nitpi <err>:
Now what's "cae"?

Wait. googlegooglegoogle
Definitely this is Anti-NBS: CAE = Center for Anti-Violence Education
http://www.cae-bklyn.org/

Ste ;-) fan

--
Always hoping for more.
More what?
B5. Of course

Amy Guskin

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Oct 13, 2006, 1:10:23 PM10/13/06
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>> On Fri, 13 Oct 2006 10:42:44 -0400, krueg...@hotmail.com wrote
(in article <1160750564....@i42g2000cwa.googlegroups.com>):

Generally you can always use "who" in place of "whom," while "whom" should be
applied only in certain cases. Usually, you'd use it in the case of a direct
object (like "whom did you say owns the car?") or a preposition (like
"...from those TO whom the NBS pays frequent visits"). Since this (the
second version) was neither, "who" was more correct. In the first case,
however, since there was a preposition there, "whom" was more correct.

Amy

Amy Guskin

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Oct 13, 2006, 1:18:31 PM10/13/06
to
>>On Fri, 13 Oct 2006 10:54:09 -0400, Rob Perkins wrote
(in article <4p9nkfF...@individual.net>):

Eh, I'm not that wedded to whether it's who or whom, so I'm happy to let you
have this one. But as I said in my reply to Barbara, in almost every case,
it's accepted that "who" may be used in place of "whom" (although not the
reverse). Probably that's grown out of usage, though, so you may be
strictly, by-the-(older)-book correct.

Amy

krueg...@hotmail.com

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Oct 13, 2006, 1:47:08 PM10/13/06
to

Amy Guskin wrote:
> >>On Fri, 13 Oct 2006 10:54:09 -0400, Rob Perkins wrote
> > I challenge you to a grammar-off.
> >
> > It can be either "from those to WHOM the NBS pays frequent visits," or
> > it can be "from those WHOM the the NBS frequently visits," but it cannot
> > be "from those who the NBS frequently visits," because that third one
> > conflates NBS and the object of the visit; "who" is a subject pronoun.
> > "Whom" belongs to the direct objects or prepositional objects.
> >
> > The fact that we let it slide in sentences like "Who do you serve? Who
> > do you trust?" is out of acknowledgement of common speech patterns. Sort
> > of like never noticing any longer that "John went out with Mary and I"
> > is cringe-worthy.
> >
> > Dontcha think? Prove me wrong! <<
>
> Eh, I'm not that wedded to whether it's who or whom, so I'm happy to let you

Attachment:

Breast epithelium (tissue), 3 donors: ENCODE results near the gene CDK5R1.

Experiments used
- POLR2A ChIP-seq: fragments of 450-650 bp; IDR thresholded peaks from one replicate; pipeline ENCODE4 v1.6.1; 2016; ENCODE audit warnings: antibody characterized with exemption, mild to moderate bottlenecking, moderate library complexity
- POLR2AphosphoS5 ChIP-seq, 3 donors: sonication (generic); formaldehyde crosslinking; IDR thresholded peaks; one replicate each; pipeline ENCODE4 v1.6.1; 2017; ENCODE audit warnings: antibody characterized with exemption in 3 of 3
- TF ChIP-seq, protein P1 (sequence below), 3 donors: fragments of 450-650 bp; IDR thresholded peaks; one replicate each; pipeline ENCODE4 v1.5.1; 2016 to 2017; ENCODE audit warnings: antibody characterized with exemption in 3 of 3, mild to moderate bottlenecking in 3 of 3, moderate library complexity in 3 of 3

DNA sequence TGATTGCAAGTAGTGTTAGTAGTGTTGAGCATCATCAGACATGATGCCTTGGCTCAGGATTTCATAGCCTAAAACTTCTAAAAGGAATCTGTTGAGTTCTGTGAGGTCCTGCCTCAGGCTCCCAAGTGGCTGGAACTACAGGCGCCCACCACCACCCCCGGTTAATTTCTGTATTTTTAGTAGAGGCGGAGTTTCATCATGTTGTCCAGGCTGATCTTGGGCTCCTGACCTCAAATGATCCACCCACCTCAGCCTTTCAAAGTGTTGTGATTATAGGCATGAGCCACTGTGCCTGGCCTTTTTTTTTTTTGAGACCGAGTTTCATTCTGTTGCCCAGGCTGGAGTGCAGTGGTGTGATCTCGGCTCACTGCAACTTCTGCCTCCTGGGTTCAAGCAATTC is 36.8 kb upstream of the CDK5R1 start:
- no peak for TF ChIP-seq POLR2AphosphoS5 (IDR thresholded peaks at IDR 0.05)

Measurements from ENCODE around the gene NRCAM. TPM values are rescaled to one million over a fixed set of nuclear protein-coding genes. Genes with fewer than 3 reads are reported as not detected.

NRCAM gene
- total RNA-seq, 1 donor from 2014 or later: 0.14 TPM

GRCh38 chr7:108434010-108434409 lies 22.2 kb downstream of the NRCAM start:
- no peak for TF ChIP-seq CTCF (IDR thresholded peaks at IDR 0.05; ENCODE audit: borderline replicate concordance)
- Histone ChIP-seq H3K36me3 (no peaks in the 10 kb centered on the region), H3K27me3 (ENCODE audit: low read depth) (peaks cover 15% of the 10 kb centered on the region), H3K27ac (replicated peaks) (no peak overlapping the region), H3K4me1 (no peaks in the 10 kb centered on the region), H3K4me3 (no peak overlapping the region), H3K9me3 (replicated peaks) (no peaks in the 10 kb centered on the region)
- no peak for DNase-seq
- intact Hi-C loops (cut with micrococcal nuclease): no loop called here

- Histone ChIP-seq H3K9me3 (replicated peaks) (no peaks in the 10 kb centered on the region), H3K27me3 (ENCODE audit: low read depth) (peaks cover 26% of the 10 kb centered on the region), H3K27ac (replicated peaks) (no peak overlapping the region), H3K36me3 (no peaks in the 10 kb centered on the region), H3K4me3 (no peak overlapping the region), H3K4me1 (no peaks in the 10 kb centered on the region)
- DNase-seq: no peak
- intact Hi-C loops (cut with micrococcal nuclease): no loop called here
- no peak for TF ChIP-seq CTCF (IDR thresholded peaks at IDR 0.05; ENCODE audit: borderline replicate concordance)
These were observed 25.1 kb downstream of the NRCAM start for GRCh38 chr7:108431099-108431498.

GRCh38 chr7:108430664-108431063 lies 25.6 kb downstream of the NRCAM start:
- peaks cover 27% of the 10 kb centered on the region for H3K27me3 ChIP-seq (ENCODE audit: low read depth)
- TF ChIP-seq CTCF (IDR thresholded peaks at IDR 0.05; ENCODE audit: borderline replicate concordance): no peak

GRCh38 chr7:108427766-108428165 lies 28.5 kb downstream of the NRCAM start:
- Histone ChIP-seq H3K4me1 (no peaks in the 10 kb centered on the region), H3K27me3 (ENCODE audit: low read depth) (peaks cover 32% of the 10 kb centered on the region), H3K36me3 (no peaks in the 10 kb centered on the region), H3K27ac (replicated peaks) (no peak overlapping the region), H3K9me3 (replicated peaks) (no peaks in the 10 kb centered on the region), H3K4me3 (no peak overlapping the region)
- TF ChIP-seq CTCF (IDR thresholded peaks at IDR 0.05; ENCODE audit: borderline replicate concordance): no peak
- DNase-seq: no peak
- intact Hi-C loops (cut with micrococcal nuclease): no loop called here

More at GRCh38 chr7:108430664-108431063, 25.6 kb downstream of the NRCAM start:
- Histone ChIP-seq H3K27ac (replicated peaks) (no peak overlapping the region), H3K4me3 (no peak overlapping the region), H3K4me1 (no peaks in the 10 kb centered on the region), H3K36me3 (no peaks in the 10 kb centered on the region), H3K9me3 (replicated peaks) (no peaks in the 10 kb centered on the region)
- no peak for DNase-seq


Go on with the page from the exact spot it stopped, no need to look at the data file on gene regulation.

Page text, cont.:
> have this one. But as I said in my reply to Barbara, in almost every case,
> it's accepted that "who" may be used in place of "whom" (although not the
> reverse). Probably that's grown out of usage, though, so you may be
> strictly, by-the-(older)-book correct.

Ah, but that's the rub when it comes to this stuff: if language
_didn't_ grow, it would be useless, wouldn't it?

I'm pretty sure Rob is correct if you want to get technical. That's
what I thought you did with your nitpicking, though. LOL

Here's another question for you language lot:

eons ago when the dinosaurs roamed the earth and I was a child, the
word "an" instead of "a" would be used in front of certain "h-" words.

Like was was trained to say:

"an honorable decision"
"an hyperbola is what we're graphing now"
"an historical note"

I am seeing in common usage now, the use of "a" instead of "an".

Does that make me wrong now? LOL

Should it be "an historical note" or "a historical note"? Or will
either do, like the who and whom thing?

Have I mentioned lately that I'm soooooooooo glad that I teach
mathematics. :p


Amy Guskin

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Oct 13, 2006, 1:56:51 PM10/13/06
to
>> On Fri, 13 Oct 2006 13:47:08 -0400, krueg...@hotmail.com wrote
(in article <1160761628.3...@e3g2000cwe.googlegroups.com>):

This is an easy one. If the "h" is voiced, never use "an." So, "a
historical," "a hyperbola," and "a helium-filled balloon is good for making
silly voices." If the "h" is silent, use "an." So, "an hour," "an honorable
decision," etc. It was always that way, but there has been an inclination
toward using the more pretentious-sounding "an" in front of voiced "h"s.

Amy

Methuselah Jones

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Oct 13, 2006, 7:56:34 PM10/13/06
to
Carved in mystic runes upon the very living rock, the last words of Amy
Guskin of rec.arts.sf.tv.babylon5.moderated make plain:

>>> On Fri, 13 Oct 2006 10:42:44 -0400, krueg...@hotmail.com wrote


> (in article <1160750564....@i42g2000cwa.googlegroups.com>):
>
>>
>> Amy Guskin wrote:
>>> Actually, that should either be "from those TO whom the Narn Bat
>>> Squad (NBS) payS* frequent visits," or simply "from those who the
>>> Narn Bat Squad (NBS) FREQUENTLY visits."
>>
>> Why is it who in the second cae, but whom in the first? <<
>
> Generally you can always use "who" in place of "whom," while "whom"
> should be applied only in certain cases.